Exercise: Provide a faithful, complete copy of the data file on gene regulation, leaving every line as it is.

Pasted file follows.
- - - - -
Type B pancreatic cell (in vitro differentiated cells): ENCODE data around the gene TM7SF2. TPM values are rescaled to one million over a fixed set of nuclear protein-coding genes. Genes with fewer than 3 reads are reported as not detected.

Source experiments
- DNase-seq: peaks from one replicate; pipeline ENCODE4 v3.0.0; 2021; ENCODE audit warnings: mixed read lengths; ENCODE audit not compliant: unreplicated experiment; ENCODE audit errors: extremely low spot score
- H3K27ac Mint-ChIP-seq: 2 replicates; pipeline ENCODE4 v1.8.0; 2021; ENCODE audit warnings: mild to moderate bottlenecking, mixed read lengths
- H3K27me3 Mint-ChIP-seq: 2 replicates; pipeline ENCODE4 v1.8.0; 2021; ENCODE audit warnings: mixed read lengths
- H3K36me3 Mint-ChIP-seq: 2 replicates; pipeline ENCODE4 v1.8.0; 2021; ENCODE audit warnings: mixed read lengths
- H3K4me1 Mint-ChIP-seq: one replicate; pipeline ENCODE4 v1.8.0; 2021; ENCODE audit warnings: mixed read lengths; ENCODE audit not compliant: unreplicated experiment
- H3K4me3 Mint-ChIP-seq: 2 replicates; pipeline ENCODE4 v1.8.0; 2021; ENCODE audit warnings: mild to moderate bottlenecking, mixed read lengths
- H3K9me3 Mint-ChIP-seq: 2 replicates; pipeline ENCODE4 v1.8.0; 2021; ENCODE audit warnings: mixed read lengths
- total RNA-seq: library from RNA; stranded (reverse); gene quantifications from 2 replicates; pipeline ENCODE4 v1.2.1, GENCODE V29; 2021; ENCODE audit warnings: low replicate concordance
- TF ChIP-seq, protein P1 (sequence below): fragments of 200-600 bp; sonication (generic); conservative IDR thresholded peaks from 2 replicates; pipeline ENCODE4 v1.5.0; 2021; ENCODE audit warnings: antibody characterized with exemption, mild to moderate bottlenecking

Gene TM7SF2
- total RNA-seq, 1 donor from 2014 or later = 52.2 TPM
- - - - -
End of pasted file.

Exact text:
Type B pancreatic cell (in vitro differentiated cells): ENCODE data around the gene TM7SF2. TPM values are rescaled to one million over a fixed set of nuclear protein-coding genes. Genes with fewer than 3 reads are reported as not detected.

Source experiments
- DNase-seq: peaks from one replicate; pipeline ENCODE4 v3.0.0; 2021; ENCODE audit warnings: mixed read lengths; ENCODE audit not compliant: unreplicated experiment; ENCODE audit errors: extremely low spot score
- H3K27ac Mint-ChIP-seq: 2 replicates; pipeline ENCODE4 v1.8.0; 2021; ENCODE audit warnings: mild to moderate bottlenecking, mixed read lengths
- H3K27me3 Mint-ChIP-seq: 2 replicates; pipeline ENCODE4 v1.8.0; 2021; ENCODE audit warnings: mixed read lengths
- H3K36me3 Mint-ChIP-seq: 2 replicates; pipeline ENCODE4 v1.8.0; 2021; ENCODE audit warnings: mixed read lengths
- H3K4me1 Mint-ChIP-seq: one replicate; pipeline ENCODE4 v1.8.0; 2021; ENCODE audit warnings: mixed read lengths; ENCODE audit not compliant: unreplicated experiment
- H3K4me3 Mint-ChIP-seq: 2 replicates; pipeline ENCODE4 v1.8.0; 2021; ENCODE audit warnings: mild to moderate bottlenecking, mixed read lengths
- H3K9me3 Mint-ChIP-seq: 2 replicates; pipeline ENCODE4 v1.8.0; 2021; ENCODE audit warnings: mixed read lengths
- total RNA-seq: library from RNA; stranded (reverse); gene quantifications from 2 replicates; pipeline ENCODE4 v1.2.1, GENCODE V29; 2021; ENCODE audit warnings: low replicate concordance
- TF ChIP-seq, protein P1 (sequence below): fragments of 200-600 bp; sonication (generic); conservative IDR thresholded peaks from 2 replicates; pipeline ENCODE4 v1.5.0; 2021; ENCODE audit warnings: antibody characterized with exemption, mild to moderate bottlenecking

Gene TM7SF2
- total RNA-seq, 1 donor from 2014 or later = 52.2 TPM